The next step is raking the hay into windrows.  This puts the grass in nice, straight lines so that the baler can pick it up.  Raking also helps with drying, as it turns the grass and fluffs it up to get more airflow.

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We check the grass by hand and with a moisture meter and when it’s dry enough, we fire up the baler and I get to work.

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James comes along behind me with the bale wagon and scoops up the bales.  When he gets a full stack, he drives up to the barn and and deposits them for the winter.  

And with that, I’m off to go bale some more hay.  We are expecting rain in the early part of the week, so we’re getting it up as fast as possible.

 

 

 

 

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They’re Here!

Our Cornish-cross chicks arrived on Thursday morning, fresh from the hatchery in California.  There are about 600 in all and they are all healthy!  We didn’t lose any even though the shipment spent two days in the postal system.  Those chicks are amazingly hardy for being so small.  They can survive for at least a day on the nutrition they received from the yolk sac in the egg, without needing any additional food or water.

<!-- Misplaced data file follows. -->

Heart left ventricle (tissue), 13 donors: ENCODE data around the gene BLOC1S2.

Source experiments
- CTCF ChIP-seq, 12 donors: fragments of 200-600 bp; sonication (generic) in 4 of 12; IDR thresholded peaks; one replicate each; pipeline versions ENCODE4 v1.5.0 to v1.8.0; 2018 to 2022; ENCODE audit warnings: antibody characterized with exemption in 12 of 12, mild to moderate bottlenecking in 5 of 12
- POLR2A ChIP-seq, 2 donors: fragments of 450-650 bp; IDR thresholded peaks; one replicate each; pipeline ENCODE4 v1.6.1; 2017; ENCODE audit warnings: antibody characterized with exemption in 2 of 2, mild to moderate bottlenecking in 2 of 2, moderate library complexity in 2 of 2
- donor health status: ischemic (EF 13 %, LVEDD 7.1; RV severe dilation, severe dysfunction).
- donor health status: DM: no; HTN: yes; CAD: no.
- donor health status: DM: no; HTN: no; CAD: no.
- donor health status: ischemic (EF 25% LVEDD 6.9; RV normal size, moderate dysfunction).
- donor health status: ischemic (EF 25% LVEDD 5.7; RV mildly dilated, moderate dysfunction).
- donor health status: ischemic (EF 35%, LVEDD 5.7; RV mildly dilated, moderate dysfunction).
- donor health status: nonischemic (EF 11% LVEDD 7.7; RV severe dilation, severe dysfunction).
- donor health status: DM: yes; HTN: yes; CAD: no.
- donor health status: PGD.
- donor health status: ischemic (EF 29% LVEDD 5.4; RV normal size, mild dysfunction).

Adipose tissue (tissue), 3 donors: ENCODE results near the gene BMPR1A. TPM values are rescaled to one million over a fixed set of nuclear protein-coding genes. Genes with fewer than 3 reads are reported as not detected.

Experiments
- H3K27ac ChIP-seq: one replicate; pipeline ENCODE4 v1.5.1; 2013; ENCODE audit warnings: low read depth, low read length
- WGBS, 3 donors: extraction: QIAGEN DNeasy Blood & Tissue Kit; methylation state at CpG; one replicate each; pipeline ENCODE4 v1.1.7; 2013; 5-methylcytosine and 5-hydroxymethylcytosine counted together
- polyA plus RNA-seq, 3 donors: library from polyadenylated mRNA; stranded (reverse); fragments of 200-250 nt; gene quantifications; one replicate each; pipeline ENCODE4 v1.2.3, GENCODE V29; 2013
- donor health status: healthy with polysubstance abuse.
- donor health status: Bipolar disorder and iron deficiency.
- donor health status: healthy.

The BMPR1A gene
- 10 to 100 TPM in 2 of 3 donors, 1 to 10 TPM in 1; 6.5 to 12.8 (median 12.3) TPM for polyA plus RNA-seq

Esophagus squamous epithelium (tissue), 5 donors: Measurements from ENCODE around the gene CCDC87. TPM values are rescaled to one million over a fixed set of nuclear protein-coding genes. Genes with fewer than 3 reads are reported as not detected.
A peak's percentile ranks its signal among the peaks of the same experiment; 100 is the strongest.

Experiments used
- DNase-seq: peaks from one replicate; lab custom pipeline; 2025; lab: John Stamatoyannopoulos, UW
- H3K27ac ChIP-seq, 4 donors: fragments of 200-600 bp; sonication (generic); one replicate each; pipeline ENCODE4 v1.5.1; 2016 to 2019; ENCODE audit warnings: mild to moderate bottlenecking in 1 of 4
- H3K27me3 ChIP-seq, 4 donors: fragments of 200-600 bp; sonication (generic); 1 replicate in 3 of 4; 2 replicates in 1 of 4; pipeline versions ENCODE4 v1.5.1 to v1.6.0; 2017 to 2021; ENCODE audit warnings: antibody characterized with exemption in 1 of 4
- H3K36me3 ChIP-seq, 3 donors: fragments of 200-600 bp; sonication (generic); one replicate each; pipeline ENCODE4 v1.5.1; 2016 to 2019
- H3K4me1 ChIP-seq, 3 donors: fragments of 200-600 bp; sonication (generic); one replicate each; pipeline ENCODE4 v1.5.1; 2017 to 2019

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The chicks are shipped in cardboard boxes with holes in the sides and lids.  Each box is divided into sections with about 25 chicks in each partition to prevent them from piling up and smothering each other during transport.  In the middle of summer, the hatchery usually puts fewer chicks in each box so they don’t get too hot.